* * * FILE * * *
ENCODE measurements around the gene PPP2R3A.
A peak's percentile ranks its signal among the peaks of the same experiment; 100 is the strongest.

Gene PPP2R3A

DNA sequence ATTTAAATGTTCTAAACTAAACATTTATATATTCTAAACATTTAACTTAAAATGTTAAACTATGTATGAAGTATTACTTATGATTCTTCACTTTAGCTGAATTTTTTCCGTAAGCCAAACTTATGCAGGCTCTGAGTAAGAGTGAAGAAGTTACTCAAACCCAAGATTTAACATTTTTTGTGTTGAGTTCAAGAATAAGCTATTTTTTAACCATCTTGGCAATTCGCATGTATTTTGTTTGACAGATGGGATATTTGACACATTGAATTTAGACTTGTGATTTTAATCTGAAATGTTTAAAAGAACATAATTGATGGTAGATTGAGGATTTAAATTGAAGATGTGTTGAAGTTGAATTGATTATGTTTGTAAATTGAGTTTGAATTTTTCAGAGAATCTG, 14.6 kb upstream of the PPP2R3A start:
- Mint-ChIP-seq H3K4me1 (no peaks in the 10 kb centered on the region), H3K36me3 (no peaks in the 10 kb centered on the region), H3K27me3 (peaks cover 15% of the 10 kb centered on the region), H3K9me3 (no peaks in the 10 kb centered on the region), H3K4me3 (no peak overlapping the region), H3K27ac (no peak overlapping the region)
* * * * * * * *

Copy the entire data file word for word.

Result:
ENCODE measurements around the gene PPP2R3A.
A peak's percentile ranks its signal among the peaks of the same experiment; 100 is the strongest.

Gene PPP2R3A

DNA sequence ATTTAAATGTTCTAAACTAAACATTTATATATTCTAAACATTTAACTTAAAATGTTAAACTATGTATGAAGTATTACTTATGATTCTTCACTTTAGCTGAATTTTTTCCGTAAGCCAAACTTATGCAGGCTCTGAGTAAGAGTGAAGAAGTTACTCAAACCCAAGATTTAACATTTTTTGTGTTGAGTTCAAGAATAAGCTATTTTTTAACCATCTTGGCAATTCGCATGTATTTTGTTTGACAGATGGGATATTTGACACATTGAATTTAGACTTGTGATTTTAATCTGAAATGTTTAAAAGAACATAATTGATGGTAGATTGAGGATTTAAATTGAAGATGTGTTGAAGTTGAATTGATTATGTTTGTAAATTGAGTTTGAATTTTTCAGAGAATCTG, 14.6 kb upstream of the PPP2R3A start:
- Mint-ChIP-seq H3K4me1 (no peaks in the 10 kb centered on the region), H3K36me3 (no peaks in the 10 kb centered on the region), H3K27me3 (peaks cover 15% of the 10 kb centered on the region), H3K9me3 (no peaks in the 10 kb centered on the region), H3K4me3 (no peak overlapping the region), H3K27ac (no peak overlapping the region)